Sony's foray into virtual reality will be $200 cheaper than Oculus Rift.
"The Division" is the perfect video game for those fascinated with New York City to wander the streets and gun down thugs, criminals and flame-thrower-wielding madmen.
Newsweek tried out Peeple, the once-infamous social media app, to see what what the hubbub was all about.
Richard Clarke tells NPR the iPhone could already be cracked by NSA, FBI and Justice Department are solely in it to set legal precedent.
"In 30 years of practice I don't think I've seen a legal brief that was more intended to smear the other side with false accusations and innuendo."
Apple alone can remove those barriers so that the FBI can search the phone, and it can do so without undue burden, the DoJ filing says.
Senators Dianne Feinstein and Richard Burr may introduce a bill that forces tech companies to cooperate with law enforcement.
The NSA whistleblower does not buy the idea that the FBI cannot crack the San Bernardino shooter's iPhone.
The Microsoft founder called for more dialogue, transparency and consistency from both sides.
Most hackers avoided Macs not because of technological superiority to Windows but because there wasn't enough market share to make a profit.
After mainly making leather iPhone and iPad cases, Dodocase is launching a more portable, durable virtual reality headset.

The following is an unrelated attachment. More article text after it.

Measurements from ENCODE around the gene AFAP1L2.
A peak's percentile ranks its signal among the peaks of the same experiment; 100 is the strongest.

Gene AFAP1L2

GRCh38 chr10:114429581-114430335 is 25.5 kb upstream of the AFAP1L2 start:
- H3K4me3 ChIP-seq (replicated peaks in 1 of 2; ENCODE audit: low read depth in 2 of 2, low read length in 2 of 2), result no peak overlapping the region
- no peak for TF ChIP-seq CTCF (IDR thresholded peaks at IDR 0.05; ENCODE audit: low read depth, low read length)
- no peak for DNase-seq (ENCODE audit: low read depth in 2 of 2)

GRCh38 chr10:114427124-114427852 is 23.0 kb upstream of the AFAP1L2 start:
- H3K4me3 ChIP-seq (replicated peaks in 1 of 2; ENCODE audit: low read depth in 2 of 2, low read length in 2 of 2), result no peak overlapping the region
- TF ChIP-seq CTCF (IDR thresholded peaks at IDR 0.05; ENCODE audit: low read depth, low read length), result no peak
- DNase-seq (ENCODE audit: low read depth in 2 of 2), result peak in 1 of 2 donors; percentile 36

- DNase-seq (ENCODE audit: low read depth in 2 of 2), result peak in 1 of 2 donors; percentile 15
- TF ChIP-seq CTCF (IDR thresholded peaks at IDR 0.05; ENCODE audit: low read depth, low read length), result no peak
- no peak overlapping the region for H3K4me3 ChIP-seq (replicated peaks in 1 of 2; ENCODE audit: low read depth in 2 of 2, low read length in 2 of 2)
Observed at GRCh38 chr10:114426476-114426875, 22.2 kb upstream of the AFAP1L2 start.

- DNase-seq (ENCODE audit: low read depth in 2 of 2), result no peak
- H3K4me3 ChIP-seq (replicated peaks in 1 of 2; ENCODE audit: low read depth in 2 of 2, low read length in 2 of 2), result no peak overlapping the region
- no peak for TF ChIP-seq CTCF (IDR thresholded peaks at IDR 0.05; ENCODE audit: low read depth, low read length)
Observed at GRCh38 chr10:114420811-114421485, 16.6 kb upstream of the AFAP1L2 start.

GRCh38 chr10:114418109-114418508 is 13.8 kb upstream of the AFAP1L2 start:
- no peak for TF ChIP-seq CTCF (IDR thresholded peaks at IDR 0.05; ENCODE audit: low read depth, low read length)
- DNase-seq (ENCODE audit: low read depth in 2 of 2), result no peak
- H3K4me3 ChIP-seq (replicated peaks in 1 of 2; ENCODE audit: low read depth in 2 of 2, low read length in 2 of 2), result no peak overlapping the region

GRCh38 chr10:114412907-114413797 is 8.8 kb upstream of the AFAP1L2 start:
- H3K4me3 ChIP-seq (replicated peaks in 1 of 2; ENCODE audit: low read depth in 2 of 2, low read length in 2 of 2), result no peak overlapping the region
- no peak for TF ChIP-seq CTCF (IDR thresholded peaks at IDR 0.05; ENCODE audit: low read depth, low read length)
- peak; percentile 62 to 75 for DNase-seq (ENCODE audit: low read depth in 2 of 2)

Oxford professor Nick Bostrom believes human-level AI will exist by 2050.
The conventional wisdom of watching out for emails with poor spelling and grammar has become outdated.
"I'm not a believer in backdoors or a single technical approach. I don't think it's realistic."
"I don't think you will like what will come out of Congress," one Congressman tells Apple.
FBI Director James Comey admitted that "a mistake was made" in handling the iPhone of San Bernardino shooter in changing the password on his Apple ID the day after the shooting.
Former solicitor general Ted Olson lost his wife in the 9/11 attacks but is fighting for privacy over national security concerns.
The roots of the current encryption debate go back a generation earlier, to the 1990s.
The hearing signals the first move by Congress, which has stayed quiet so far on the iPhone encryption case.
Tim Cook says he is ready to take the iPhone case "all the way."